One study looked at a group of Greek teenagers who had been tested for a variety of fitness measures related to power and endurance sports. In this group, ACTN3 genotype had no effect on the girls, but boys with the TT genotype were significantly slower in a 40 m sprint. Interestingly, running was the only power event that the different versions of ACTN3 seemed to affect. For activities like throwing a basketball or jumping into the air, performance was unaffected by genotype.

Another study looked at arm strength in a group of people before and after 12 weeks of strength training. ACTN3 genotype appeared to have no effect in men, but women with the TT genotype had lower strength at the beginning of the study. After the training program women with the TT genotype—those without a working copy of alpha-actinin-3—had made greater gains than the women with at least one functioning copy. This was true in both European and Asian women.

Scientists aren’t really sure why having alpha-actinin-3 would improve power performance. One theory is that the protein prevents damage in fast-twitch muscle fibers. The group who conducted the study of Greek teenagers thinks this explains why only running and not other power activities were affected by a lack of alpha-actinin-3. Running involves repeated use of the muscles, while jumping only uses muscles once: damage is not an issue.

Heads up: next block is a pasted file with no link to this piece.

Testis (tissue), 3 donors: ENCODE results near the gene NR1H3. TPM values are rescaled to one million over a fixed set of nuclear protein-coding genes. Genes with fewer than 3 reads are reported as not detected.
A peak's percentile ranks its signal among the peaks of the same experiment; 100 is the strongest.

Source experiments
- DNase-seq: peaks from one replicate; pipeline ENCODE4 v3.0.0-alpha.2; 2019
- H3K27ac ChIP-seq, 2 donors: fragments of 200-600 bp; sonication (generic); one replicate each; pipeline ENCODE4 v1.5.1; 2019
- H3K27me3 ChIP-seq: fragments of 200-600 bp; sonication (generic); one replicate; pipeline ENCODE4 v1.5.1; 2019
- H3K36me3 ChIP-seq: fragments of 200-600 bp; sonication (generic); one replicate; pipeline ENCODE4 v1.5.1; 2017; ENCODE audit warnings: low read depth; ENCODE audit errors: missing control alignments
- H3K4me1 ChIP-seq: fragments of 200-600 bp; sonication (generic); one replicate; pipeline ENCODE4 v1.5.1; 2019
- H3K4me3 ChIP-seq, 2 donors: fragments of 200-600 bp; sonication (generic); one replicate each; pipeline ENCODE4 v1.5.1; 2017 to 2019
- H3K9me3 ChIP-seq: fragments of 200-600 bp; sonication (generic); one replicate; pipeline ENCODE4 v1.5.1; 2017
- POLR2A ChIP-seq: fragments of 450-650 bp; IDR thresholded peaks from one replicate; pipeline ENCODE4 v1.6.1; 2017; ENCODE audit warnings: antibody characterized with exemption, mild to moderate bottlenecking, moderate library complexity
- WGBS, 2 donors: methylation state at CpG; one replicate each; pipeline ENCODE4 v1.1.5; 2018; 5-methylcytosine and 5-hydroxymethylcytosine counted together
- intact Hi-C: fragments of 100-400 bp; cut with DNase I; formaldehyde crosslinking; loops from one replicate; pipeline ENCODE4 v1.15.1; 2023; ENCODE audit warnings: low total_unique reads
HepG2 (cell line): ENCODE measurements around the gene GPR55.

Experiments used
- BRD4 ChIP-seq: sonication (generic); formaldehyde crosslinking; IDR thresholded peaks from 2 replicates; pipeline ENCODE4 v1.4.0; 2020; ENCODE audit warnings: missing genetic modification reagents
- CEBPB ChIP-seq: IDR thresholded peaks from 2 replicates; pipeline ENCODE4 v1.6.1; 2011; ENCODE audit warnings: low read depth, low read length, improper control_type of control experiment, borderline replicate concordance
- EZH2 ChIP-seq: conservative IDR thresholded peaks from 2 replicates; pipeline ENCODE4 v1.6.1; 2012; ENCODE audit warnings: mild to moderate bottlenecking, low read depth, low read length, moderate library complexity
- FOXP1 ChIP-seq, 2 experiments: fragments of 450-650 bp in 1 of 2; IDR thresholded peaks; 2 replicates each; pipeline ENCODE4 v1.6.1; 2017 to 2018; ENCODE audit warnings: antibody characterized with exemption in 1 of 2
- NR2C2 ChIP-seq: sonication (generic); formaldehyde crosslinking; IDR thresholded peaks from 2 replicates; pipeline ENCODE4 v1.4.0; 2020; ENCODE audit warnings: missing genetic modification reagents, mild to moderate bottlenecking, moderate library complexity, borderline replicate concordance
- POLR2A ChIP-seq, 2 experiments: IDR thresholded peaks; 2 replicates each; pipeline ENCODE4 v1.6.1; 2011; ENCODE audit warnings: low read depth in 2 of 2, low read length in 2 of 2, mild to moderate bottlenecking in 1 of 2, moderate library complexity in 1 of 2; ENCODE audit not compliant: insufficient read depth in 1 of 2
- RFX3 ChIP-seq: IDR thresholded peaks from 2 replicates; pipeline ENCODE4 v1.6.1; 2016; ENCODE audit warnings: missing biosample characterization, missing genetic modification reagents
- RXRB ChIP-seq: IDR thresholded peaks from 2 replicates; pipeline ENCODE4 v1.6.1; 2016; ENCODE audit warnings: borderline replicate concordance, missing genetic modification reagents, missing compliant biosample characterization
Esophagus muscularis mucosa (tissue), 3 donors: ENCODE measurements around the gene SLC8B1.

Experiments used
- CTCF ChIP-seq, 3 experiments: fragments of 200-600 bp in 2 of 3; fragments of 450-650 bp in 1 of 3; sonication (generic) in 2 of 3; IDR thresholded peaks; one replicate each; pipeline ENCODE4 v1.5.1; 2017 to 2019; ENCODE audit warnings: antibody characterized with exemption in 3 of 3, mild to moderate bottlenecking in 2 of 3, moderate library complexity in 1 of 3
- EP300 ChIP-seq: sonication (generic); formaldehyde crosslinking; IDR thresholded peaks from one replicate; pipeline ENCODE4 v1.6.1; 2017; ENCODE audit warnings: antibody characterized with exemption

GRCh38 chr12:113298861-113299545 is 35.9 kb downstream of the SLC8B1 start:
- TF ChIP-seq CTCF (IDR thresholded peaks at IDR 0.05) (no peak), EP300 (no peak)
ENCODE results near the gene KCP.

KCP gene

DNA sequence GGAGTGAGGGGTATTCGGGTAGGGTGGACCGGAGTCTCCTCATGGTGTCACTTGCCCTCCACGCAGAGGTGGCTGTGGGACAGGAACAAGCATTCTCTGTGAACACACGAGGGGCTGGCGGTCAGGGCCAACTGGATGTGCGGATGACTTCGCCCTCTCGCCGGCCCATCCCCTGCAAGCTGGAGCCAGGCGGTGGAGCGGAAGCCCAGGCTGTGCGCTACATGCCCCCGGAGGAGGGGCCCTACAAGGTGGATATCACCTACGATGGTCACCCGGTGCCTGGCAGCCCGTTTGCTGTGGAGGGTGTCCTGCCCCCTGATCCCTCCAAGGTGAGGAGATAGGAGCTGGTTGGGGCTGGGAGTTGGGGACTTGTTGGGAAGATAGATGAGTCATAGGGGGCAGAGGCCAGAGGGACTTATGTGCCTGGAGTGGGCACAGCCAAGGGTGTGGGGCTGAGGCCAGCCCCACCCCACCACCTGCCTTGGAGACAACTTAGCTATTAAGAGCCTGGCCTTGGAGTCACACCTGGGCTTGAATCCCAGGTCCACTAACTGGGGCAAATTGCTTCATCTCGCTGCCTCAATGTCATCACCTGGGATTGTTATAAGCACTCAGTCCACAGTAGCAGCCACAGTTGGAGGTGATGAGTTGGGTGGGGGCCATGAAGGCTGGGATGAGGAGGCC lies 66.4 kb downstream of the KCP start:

The scientists who saw that women with the TT genotype were able to build up more strength than other women also think alpha-actinin-3 protects muscle fibers from damage. Muscle damage is what stimulates muscles to adapt and become stronger. Those with the TT genotype lack the protection against damage that alpha-actinin-3 normally provides, thus allowing a greater gain in strength.

Alpha-actinin-3 may also affect athletic performance by virtue of its effects on oxygen usage in muscle. Two studies (one in mice and one in humans) have shown that fast-twtich muscle fibers that lack functional copies of ACTN3 use more oxygen than those with at least one working copy. This type of metabolism might slow them down. Mice studies have also shown that these altered fibers are weaker and smaller than fibers containing alpha-actinin-3, but they are more efficient an resistant to fatigue—a situation that is better suited to endurance sports than sprinting.